Stage 2: Identify the relevant studies

Stage 2 involves developing a robust search strategy and identifying relevant studies. We used the Peer Review of Electronic Search Strategies 2015 Guideline statement33 to develop and test search strategies for different databases to search literature from 1980 till September 2018 (see Appendix 2 for MEDLINE search strategy). This starting date has been chosen because the term ‘OS’ was coined in February 1998 during a strategy session in Palo Alto, CA when Netscape announced the release of its source code.34 Six scientific databases will be searched for published work on OS-HITs, namely:

  • CINAHL Plus,


  • Global Health,

  • LISTA,

  • Medline and

  • Web of Science.

Searches in the academic databases will not be limited to methodology (such as qualitative, quantitative, mixed methods and implementation studies) and language. References will be scanned from included studies to identify additional potentially eligible papers.

We will also search the Google search engine and Google Scholar [first 100 results being considered for each phrase/term searched (see Appendix 2 for search terms)] for grey literature that may include websites and reports.

Stage 3: Study selection

After initial screening and deduplication of studies, two reviewers will independently check titles and abstracts against the inclusion/exclusion criteria as follows:

Inclusion criteria

Participants and care settings

These will comprise various healthcare stakeholders, such as healthcare providers, carers, patients, facility managers and government/non-governmental authorities involved in using OS-HITs in different healthcare areas/sectors (such as clinical, administrative, surveillance and imaging) and diseases (such as diabetes, mental health and heart diseases).


Studies describing or elucidating the development, implementation and usage of OS applications/software end products (such as PACS, DHIS, EHRs and clinical decision support systems) in healthcare.

Exclusion criteria

We will exclude studies not falling in the healthcare domain; studies which have used OS technologies such as Hadoop to develop proprietary software or which describe OSS frameworks in healthcare instead of OS applications/software end products. Also, applications/software which are available for free (e.g. mobile apps) but do not provide access to their source codes will be excluded.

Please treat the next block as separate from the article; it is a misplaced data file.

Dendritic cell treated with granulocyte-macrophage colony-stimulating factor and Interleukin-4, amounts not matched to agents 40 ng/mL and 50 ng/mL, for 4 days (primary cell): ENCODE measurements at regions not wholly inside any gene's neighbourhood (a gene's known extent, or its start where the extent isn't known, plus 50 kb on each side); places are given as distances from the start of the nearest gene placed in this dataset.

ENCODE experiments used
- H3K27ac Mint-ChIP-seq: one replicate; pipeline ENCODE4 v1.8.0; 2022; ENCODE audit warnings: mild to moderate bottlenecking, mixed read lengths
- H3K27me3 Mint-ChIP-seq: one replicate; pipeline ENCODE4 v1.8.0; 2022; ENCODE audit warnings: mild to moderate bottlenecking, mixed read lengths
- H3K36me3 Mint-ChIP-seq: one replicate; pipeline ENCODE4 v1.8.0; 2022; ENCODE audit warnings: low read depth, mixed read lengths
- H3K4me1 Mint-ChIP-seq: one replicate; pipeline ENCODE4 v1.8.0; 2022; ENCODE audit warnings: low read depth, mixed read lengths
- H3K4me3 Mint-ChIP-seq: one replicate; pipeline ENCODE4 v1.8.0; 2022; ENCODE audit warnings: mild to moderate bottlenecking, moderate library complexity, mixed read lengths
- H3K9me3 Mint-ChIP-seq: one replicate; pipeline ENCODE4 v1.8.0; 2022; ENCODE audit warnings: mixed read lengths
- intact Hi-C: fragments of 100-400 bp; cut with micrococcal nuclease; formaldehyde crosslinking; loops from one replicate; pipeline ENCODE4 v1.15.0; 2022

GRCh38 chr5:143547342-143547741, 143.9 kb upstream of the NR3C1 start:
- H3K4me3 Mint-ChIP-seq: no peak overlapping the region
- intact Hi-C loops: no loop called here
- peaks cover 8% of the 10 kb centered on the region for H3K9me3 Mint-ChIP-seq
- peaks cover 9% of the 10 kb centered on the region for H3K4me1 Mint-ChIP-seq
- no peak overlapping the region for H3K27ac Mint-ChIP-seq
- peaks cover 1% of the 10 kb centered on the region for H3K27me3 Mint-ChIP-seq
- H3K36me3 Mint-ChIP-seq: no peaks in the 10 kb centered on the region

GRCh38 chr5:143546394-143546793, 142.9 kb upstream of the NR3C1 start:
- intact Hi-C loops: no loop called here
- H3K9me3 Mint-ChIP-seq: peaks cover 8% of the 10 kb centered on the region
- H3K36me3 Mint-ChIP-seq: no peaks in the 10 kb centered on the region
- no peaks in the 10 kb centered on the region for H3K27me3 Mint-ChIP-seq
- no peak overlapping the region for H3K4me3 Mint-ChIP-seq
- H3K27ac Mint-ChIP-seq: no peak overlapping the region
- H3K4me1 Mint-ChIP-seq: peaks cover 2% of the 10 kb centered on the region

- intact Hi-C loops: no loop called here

Stage 4: Charting the data

We will use customised forms to extract data from the eligible studies for this review. Two reviewers independently will tabulate the characteristics of OS-HITs by author affiliation and year of publication, country of origin, study design, the name of OS-HIT, intervention for a specific disease, intervention for the healthcare sector, system requirements (where available), complete solution and web link. Furthermore, functions, benefits/advantages (such as low maintenance cost, system/software reliability, real-time processing, processing speed, availability of tutorials and information system support), disadvantages (such as insecurity of data, incompatible with other system/software and unavailable system support) and outcomes (such as efficient workflow and optimised performance) of OS-HITs will be abstracted for analysis (see Appendix 3 for pilot data extraction forms).

Stage 5: Collating, summarising and reporting results

The results will be analysed descriptively and thematically35 in terms of characteristics and capabilities (functions, benefits and outcomes) taking into consideration healthcare domains, study designs, technologies and/or interventions, contexts in which OS-HITs have been used, and will identify those actively under development. Results will be summarised in terms of different themes of OS-HITs available, in particular, healthcare domains.

Stage 6: Consultation

We will share the list of identified studies with experts to enquire about unpublished/on-going or published studies that we may have missed. Experts may also pinpoint the key developments of some OS-HITs that may not have been written up or are now out-dated.